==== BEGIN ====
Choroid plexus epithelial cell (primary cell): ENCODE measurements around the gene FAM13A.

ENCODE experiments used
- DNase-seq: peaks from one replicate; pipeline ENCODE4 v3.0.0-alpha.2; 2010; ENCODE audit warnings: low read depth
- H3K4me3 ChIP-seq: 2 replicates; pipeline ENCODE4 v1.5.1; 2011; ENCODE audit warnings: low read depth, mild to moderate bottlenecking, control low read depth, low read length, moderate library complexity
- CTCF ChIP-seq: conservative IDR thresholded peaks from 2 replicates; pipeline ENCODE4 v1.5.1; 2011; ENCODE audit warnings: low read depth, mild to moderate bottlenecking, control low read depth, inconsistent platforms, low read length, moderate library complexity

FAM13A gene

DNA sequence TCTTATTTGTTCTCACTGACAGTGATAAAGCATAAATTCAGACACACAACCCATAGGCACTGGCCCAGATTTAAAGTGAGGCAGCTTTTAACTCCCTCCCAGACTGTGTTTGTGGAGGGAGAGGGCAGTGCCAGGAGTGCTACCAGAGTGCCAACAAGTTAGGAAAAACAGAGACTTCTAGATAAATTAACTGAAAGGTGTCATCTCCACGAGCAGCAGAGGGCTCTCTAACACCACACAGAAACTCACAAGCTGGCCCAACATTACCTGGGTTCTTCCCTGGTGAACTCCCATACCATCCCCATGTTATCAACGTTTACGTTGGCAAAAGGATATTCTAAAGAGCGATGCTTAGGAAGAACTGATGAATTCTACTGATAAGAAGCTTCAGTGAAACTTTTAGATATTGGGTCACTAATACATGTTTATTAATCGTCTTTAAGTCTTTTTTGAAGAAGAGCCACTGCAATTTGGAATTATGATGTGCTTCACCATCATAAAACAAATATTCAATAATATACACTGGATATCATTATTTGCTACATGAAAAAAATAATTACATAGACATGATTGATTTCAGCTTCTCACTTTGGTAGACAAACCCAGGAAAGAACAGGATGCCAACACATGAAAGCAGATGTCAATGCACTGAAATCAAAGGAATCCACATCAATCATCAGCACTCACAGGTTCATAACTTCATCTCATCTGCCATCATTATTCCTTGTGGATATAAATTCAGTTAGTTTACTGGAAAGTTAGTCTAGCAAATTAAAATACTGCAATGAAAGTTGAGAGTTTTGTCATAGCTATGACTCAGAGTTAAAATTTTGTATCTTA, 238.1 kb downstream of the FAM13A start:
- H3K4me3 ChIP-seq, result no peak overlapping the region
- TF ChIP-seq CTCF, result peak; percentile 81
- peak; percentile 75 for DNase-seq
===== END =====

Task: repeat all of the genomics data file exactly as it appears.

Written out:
Choroid plexus epithelial cell (primary cell): ENCODE measurements around the gene FAM13A.

ENCODE experiments used
- DNase-seq: peaks from one replicate; pipeline ENCODE4 v3.0.0-alpha.2; 2010; ENCODE audit warnings: low read depth
- H3K4me3 ChIP-seq: 2 replicates; pipeline ENCODE4 v1.5.1; 2011; ENCODE audit warnings: low read depth, mild to moderate bottlenecking, control low read depth, low read length, moderate library complexity
- CTCF ChIP-seq: conservative IDR thresholded peaks from 2 replicates; pipeline ENCODE4 v1.5.1; 2011; ENCODE audit warnings: low read depth, mild to moderate bottlenecking, control low read depth, inconsistent platforms, low read length, moderate library complexity

FAM13A gene

DNA sequence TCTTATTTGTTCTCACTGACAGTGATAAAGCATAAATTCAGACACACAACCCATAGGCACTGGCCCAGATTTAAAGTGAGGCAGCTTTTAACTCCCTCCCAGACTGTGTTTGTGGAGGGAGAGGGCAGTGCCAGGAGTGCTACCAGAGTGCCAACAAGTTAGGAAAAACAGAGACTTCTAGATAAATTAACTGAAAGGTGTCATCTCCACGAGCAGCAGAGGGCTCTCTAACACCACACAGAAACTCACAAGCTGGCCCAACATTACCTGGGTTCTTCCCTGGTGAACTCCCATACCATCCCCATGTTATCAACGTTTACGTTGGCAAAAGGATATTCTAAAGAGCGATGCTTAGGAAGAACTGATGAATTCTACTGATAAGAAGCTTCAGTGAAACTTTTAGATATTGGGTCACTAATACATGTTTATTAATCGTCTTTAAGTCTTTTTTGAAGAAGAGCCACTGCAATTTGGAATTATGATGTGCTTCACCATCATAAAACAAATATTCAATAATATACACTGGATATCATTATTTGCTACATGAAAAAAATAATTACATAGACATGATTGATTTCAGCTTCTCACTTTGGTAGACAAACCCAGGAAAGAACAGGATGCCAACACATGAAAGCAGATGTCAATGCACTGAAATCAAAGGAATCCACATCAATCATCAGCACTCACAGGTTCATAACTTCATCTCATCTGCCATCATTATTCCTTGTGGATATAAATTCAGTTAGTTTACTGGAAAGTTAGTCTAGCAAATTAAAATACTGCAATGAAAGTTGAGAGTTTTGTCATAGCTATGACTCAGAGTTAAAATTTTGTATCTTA, 238.1 kb downstream of the FAM13A start:
- H3K4me3 ChIP-seq, result no peak overlapping the region
- TF ChIP-seq CTCF, result peak; percentile 81
- peak; percentile 75 for DNase-seq